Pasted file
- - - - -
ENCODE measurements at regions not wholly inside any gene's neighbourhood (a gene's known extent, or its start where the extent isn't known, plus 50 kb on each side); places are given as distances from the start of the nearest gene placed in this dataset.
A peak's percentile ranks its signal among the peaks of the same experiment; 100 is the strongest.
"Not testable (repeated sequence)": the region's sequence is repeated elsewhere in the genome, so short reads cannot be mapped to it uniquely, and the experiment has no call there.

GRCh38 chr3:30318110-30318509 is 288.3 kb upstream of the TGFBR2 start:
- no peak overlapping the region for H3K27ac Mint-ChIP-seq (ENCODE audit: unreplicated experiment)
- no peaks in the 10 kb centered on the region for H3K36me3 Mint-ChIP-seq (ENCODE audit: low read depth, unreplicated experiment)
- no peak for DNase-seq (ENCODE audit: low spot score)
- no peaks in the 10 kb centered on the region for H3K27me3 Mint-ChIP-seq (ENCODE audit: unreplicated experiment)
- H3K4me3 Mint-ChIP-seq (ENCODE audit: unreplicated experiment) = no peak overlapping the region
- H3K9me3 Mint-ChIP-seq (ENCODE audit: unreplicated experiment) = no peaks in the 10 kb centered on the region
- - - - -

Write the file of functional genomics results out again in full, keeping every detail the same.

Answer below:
ENCODE measurements at regions not wholly inside any gene's neighbourhood (a gene's known extent, or its start where the extent isn't known, plus 50 kb on each side); places are given as distances from the start of the nearest gene placed in this dataset.
A peak's percentile ranks its signal among the peaks of the same experiment; 100 is the strongest.
"Not testable (repeated sequence)": the region's sequence is repeated elsewhere in the genome, so short reads cannot be mapped to it uniquely, and the experiment has no call there.

GRCh38 chr3:30318110-30318509 is 288.3 kb upstream of the TGFBR2 start:
- no peak overlapping the region for H3K27ac Mint-ChIP-seq (ENCODE audit: unreplicated experiment)
- no peaks in the 10 kb centered on the region for H3K36me3 Mint-ChIP-seq (ENCODE audit: low read depth, unreplicated experiment)
- no peak for DNase-seq (ENCODE audit: low spot score)
- no peaks in the 10 kb centered on the region for H3K27me3 Mint-ChIP-seq (ENCODE audit: unreplicated experiment)
- H3K4me3 Mint-ChIP-seq (ENCODE audit: unreplicated experiment) = no peak overlapping the region
- H3K9me3 Mint-ChIP-seq (ENCODE audit: unreplicated experiment) = no peaks in the 10 kb centered on the region